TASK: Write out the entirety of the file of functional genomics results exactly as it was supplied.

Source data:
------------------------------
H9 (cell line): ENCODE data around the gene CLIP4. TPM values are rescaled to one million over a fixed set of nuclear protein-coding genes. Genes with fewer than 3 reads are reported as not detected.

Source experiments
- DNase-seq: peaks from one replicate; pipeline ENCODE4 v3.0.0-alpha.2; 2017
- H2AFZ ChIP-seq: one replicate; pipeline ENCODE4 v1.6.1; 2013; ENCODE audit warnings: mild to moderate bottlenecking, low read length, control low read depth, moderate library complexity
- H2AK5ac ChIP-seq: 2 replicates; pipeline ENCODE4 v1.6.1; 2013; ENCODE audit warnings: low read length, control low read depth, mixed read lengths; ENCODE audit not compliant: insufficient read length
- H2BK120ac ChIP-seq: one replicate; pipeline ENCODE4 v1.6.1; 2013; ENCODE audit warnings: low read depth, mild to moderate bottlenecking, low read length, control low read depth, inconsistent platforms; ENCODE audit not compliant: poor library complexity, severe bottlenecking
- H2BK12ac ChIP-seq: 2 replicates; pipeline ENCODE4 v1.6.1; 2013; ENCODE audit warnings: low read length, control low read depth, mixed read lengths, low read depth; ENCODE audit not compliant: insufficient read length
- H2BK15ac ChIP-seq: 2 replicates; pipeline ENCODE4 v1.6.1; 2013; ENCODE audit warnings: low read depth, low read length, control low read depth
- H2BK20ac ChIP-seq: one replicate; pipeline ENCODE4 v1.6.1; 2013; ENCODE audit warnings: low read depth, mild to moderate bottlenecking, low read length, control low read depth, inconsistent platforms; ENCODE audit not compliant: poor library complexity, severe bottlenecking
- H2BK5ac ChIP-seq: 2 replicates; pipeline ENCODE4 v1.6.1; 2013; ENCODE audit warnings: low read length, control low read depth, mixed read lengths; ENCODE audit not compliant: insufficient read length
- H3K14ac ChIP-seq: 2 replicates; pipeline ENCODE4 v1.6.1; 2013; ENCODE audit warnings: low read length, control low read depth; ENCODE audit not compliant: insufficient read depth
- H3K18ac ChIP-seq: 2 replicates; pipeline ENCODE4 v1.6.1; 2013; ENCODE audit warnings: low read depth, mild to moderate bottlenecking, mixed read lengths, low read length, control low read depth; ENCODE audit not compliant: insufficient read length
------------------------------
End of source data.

H9 (cell line): ENCODE data around the gene CLIP4. TPM values are rescaled to one million over a fixed set of nuclear protein-coding genes. Genes with fewer than 3 reads are reported as not detected.

Source experiments
- DNase-seq: peaks from one replicate; pipeline ENCODE4 v3.0.0-alpha.2; 2017
- H2AFZ ChIP-seq: one replicate; pipeline ENCODE4 v1.6.1; 2013; ENCODE audit warnings: mild to moderate bottlenecking, low read length, control low read depth, moderate library complexity
- H2AK5ac ChIP-seq: 2 replicates; pipeline ENCODE4 v1.6.1; 2013; ENCODE audit warnings: low read length, control low read depth, mixed read lengths; ENCODE audit not compliant: insufficient read length
- H2BK120ac ChIP-seq: one replicate; pipeline ENCODE4 v1.6.1; 2013; ENCODE audit warnings: low read depth, mild to moderate bottlenecking, low read length, control low read depth, inconsistent platforms; ENCODE audit not compliant: poor library complexity, severe bottlenecking
- H2BK12ac ChIP-seq: 2 replicates; pipeline ENCODE4 v1.6.1; 2013; ENCODE audit warnings: low read length, control low read depth, mixed read lengths, low read depth; ENCODE audit not compliant: insufficient read length
- H2BK15ac ChIP-seq: 2 replicates; pipeline ENCODE4 v1.6.1; 2013; ENCODE audit warnings: low read depth, low read length, control low read depth
- H2BK20ac ChIP-seq: one replicate; pipeline ENCODE4 v1.6.1; 2013; ENCODE audit warnings: low read depth, mild to moderate bottlenecking, low read length, control low read depth, inconsistent platforms; ENCODE audit not compliant: poor library complexity, severe bottlenecking
- H2BK5ac ChIP-seq: 2 replicates; pipeline ENCODE4 v1.6.1; 2013; ENCODE audit warnings: low read length, control low read depth, mixed read lengths; ENCODE audit not compliant: insufficient read length
- H3K14ac ChIP-seq: 2 replicates; pipeline ENCODE4 v1.6.1; 2013; ENCODE audit warnings: low read length, control low read depth; ENCODE audit not compliant: insufficient read depth
- H3K18ac ChIP-seq: 2 replicates; pipeline ENCODE4 v1.6.1; 2013; ENCODE audit warnings: low read depth, mild to moderate bottlenecking, mixed read lengths, low read length, control low read depth; ENCODE audit not compliant: insufficient read length